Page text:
At this point, Don Omar, flamboyant reggaeton superstar and self-described "King of Kings," is almost as well known for his compilation discs as he is for his own albums. Omar's solo work can be spotty: Last year's electro-inspired club disc, "iDon," was a concept album that re-imagined the singer as a half-man, half-robot creature. It was not one of his better ideas.
Omar is on safer ground on "Don Omar Presents: Meet the Orphans," a collection of tracks spotlighting the artists and producers of his El Orfanato record label. It's a curiously old-fashioned concept, like an old-school mix tape or a lower-wattage version of P. Diddy's epochal '01 Bad Boy showcase, "The Saga Continues."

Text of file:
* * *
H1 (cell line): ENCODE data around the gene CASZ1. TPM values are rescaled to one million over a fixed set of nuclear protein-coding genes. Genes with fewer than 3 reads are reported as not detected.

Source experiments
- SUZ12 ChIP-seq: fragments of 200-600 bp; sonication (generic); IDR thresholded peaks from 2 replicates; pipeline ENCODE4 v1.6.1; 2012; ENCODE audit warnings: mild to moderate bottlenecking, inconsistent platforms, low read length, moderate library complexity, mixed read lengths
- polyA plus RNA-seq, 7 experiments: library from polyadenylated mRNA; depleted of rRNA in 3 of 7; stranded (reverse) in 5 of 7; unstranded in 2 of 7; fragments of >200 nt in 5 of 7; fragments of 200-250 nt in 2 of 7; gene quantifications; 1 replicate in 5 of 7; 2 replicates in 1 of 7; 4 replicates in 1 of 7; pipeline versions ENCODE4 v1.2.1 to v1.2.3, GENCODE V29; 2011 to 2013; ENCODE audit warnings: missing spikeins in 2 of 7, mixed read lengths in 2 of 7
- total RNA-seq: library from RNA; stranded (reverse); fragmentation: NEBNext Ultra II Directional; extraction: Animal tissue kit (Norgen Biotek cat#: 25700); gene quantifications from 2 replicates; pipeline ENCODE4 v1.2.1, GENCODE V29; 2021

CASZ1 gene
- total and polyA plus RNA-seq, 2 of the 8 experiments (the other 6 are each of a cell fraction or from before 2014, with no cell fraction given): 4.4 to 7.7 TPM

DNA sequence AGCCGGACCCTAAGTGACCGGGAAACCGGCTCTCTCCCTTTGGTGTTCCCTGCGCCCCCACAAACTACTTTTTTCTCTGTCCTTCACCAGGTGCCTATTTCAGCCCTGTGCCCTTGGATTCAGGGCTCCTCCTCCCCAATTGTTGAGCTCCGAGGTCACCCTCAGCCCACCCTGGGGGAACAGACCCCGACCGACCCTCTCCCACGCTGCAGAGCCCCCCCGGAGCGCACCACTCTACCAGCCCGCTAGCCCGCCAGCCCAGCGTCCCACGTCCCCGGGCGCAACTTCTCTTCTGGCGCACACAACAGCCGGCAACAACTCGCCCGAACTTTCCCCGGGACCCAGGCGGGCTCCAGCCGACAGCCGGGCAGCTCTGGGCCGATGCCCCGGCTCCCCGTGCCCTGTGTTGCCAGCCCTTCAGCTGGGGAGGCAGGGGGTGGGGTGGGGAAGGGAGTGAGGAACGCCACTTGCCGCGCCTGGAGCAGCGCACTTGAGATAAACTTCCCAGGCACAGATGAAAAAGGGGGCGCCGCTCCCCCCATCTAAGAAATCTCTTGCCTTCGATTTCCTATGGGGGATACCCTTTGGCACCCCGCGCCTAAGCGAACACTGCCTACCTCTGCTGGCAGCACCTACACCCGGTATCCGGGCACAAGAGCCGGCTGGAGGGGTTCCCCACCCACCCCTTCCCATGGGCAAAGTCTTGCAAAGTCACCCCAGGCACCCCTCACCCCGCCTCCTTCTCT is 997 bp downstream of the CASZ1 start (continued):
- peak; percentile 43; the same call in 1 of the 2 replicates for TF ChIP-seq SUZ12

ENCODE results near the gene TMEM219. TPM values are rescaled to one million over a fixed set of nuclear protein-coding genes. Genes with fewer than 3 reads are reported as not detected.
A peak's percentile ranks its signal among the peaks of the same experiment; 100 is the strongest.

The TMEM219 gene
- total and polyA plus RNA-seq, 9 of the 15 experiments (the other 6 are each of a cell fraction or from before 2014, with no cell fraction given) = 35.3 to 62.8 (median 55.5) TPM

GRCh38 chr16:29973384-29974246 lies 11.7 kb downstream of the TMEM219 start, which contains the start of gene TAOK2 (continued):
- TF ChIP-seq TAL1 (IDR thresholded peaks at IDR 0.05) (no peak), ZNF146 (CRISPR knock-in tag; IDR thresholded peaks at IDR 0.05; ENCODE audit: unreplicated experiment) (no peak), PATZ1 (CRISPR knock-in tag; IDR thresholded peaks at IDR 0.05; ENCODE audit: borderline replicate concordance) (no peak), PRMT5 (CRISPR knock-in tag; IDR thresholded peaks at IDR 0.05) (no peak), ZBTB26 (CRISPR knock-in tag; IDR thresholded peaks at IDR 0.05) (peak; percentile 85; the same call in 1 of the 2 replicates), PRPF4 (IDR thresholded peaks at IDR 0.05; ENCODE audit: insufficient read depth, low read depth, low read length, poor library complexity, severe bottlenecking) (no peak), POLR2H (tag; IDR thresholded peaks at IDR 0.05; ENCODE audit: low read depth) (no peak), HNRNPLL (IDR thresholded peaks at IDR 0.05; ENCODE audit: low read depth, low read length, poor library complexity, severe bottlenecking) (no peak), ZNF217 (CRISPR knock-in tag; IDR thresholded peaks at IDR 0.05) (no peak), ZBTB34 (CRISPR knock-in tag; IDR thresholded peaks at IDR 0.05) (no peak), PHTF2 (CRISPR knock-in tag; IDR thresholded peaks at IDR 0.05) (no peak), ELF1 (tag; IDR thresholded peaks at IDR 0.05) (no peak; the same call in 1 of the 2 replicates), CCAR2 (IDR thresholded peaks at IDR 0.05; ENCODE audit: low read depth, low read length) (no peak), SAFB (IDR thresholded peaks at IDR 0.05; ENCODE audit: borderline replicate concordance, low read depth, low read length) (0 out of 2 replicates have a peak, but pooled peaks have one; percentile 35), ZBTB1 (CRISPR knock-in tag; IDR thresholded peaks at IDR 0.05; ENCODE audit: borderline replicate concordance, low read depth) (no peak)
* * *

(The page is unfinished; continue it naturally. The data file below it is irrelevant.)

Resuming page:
Though "Meet the Orphans" is studded with tales of social uplift (like the sluggish, serious "Angeles Y Demonios"), it's most agreeable when it sticks to fare like last summer's inescapable "Danza Kuduro," a warp-speed, tropical/meringue/pop redo of French Portuguese singer Lucenzo's hit "Vem dancar kuduro" (with Lucenzo included).
"Danza Kuduro" exemplifies what Omar and company do best: It's a sunny, up-tempo, utterly winning variation on Latin dance pop. "Orphans" otherwise contains seemingly infinite variations on reggaeton, though there's nothing else as great as the standard genre track "Hasta Abajo," which appears here in un-remixed form.
Earlier this year, a remixed version of "Hasta Abajo" appeared featuring Daddy Yankee, a reggaeton titan of similar rank with whom Omar had long feuded entertainingly. The remix was a jaw-dropping superpower summit, the equivalent of the Pacino-De Niro diner scene in "Heat." For all its pleasures, "Meet the Orphans" isn't the same without it.
Recommended tracks: "Danza Kuduro," "Good Looking," "Hasta Abajo"